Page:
Japanese utility faces down protest to press ahead with atomic restarts
By Jacob Adelman and Emi Urabe | Bloomberg News | Published: June 26, 2014
TOKYO — Tokyo Electric Power Co. pledged to restart reactors at the world's largest atomic plant, rejecting a bid by anti-nuclear shareholders to scrap the units over safety concerns after the 2011 Fukushima disaster.
The company's annual general meeting voted down motions advanced by Greenpeace and other activist groups holding Tokyo Electric shares to decommission the reactors and to revise the company's recovery plan to exclude nuclear power.
The vote comes as Tokyo Electric, or Tepco, pursues a turnaround strategy that hinges on cutting fossil fuel costs by resuming two units at the Kashiwazaki-Kariwa nuclear plant in northwest Japan. Nuclear restarts anywhere in Japan are opposed by 59 percent of those who responded to a poll in March by the Asahi newspaper.
Tepco's board had recommended shareholders reject the measures, arguing the reactors provide an important source of baseload power without which the company can't meet customers' needs.
"We want shareholders to stand on our side, not the irresponsible company's side," Greenpeace campaigner Hisayo Takada said at a rally before the meeting, where activists held banners reading "No nuclear restarts!" and Tepco staff blocked entry to protesters in white-hooded protective coveralls and face masks.
The proposals were among 10 motions advanced by the consortium of anti-nuclear groups calling itself the Nuclear Phaseout Tepco Shareholder's Movement. Others included the appointment of nuclear opponents to Tepco's board, a halt to the construction of two reactors at the Higashidori plant in northern Japan and the improvement of working conditions at nuclear stations. All were rejected.
Tepco won support from the government and its biggest lenders in January for its plan to recover financially from the Fukushima disaster, which assumes the restart of the Kashiwazaki-Kariwa units in Niigata prefecture.
Banks, insurance companies and investment firms own more than 70 percent of Tepco's shares, according to data compiled by Bloomberg. Those majority shareholders would be expected to resist any effort to keep Tepco's nuclear plants shut, since many have also lent the company money under the expectation of a restart, Tom O'Sullivan, the founder of Tokyo-based energy consultant Mathyos, said before the vote.
"There's no way those guys are going to be voting for that," he said. "The bank support is predicated on them restarting Kashiwazaki."
Japan spent 27.4 trillion yen ($269 billion) on fossil fuels in 2013, up 50 percent from 18.1 trillion yen the year before the Fukushima disaster, according to Trade Ministry data.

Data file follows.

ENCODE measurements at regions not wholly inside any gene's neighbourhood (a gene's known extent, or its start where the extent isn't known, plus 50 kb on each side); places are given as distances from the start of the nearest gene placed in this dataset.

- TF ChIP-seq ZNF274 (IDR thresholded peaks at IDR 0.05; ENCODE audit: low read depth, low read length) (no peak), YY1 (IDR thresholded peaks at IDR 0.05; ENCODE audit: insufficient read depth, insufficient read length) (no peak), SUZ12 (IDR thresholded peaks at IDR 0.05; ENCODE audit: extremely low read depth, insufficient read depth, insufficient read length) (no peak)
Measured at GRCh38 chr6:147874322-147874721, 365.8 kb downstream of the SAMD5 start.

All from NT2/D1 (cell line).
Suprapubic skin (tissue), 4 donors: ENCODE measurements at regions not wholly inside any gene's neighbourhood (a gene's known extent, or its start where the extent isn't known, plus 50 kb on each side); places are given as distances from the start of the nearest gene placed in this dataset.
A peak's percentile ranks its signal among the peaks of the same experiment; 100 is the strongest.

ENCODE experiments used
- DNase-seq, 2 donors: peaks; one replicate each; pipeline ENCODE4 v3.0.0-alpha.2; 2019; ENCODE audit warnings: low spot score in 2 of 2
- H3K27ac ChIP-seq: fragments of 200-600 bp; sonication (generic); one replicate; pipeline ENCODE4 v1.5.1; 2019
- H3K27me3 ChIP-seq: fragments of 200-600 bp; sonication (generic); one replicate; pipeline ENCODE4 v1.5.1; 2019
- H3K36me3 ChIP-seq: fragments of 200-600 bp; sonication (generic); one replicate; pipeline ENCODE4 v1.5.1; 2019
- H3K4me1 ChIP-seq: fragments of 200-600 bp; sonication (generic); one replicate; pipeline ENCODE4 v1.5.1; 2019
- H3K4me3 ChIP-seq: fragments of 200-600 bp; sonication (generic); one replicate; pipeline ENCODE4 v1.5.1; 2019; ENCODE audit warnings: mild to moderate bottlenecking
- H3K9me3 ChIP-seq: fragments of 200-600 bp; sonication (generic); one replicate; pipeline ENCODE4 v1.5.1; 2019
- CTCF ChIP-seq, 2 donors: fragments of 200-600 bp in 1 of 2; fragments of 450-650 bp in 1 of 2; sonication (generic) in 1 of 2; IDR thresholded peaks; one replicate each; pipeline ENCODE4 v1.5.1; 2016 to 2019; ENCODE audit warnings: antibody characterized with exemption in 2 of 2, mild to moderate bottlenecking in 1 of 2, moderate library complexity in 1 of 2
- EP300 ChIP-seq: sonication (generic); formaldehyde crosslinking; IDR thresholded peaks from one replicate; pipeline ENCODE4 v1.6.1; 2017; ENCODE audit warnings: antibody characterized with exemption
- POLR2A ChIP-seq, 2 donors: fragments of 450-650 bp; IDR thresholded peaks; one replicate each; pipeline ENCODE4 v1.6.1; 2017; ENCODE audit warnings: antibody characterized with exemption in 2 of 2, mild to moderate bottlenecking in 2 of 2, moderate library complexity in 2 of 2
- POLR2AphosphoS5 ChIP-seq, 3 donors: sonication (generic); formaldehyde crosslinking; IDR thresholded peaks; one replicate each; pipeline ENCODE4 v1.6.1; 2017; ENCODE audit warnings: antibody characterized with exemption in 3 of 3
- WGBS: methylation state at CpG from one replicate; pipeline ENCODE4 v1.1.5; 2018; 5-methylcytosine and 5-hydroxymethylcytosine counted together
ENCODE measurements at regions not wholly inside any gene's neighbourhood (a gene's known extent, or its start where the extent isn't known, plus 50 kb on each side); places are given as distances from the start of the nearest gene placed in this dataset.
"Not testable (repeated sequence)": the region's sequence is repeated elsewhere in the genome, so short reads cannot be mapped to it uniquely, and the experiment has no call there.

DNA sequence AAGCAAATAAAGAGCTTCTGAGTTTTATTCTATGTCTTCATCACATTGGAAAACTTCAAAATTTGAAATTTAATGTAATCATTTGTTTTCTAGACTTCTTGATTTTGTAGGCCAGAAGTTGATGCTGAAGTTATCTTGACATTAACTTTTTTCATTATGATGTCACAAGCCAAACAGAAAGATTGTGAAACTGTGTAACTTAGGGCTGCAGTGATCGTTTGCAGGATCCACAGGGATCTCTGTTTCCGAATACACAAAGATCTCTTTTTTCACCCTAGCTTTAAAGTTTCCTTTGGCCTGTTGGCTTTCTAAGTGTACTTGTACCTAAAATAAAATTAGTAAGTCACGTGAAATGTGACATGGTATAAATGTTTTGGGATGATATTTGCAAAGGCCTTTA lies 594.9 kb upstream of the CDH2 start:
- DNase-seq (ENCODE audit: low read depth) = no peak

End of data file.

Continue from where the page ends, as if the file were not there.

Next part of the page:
About 160,000 people were forced to evacuate because of radiation fallout after the Fukushima accident, leaving Tepco with billions of dollars in compensation and cleanup costs that brought it to the brink of insolvency.
Tepco returned to operating profit last fiscal year, following two years of losses, after raising electricity rates and putting off maintenance at some of its plants.
All of Japan's 48 operable commercial reactors are idled for safety assessments after the accident at the Fukushima plant. Tepco applied for safety checks required for the two restarts at the Kashiwazaki-Kariwa plant in September.
Japan's Nuclear Regulation Authority said its inspections at the two units would be delayed due to the lack of qualified personnel, the Sankei newspaper reported this month.
The Kashiwazaki-Kariwa reactors are among seven units that will never be restarted due to local opposition and safety fears, Raymond James & Associates said in a June 19 research note. The governor of Niigata prefecture, who has a say in whether the units can resume, has criticized Tepco's safety record.
The only reactors likely to start this year are the two units at Kyushu Electric Power Co.'s Sendai plant in southern Japan, according to Raymond James. The NRA said in March that it would prioritize those units for safety checks.
The consortium of anti-nuclear groups at Thursday's meeting possessed more than the 300 shares needed to propose motions, according to Tepco's meeting announcement.
Greenpeace holds the minimum number of shares to vote on proposals, spokeswoman Ai Kashiwagi said. That minimum is 100, Tepco spokeswoman Mayumi Yoshida said. Tepco had an average of 1.6 billion shares of common stock outstanding during the year ended March 31, according to its annual report.
The only item approved was the appointment of Tepco's 11 directors. Tepco said 2,150 shareholders attended the meeting, which lasted for 3 hours and 23 minutes, at the Tokyo International Forum. Last year's meeting saw 2,090 attendees.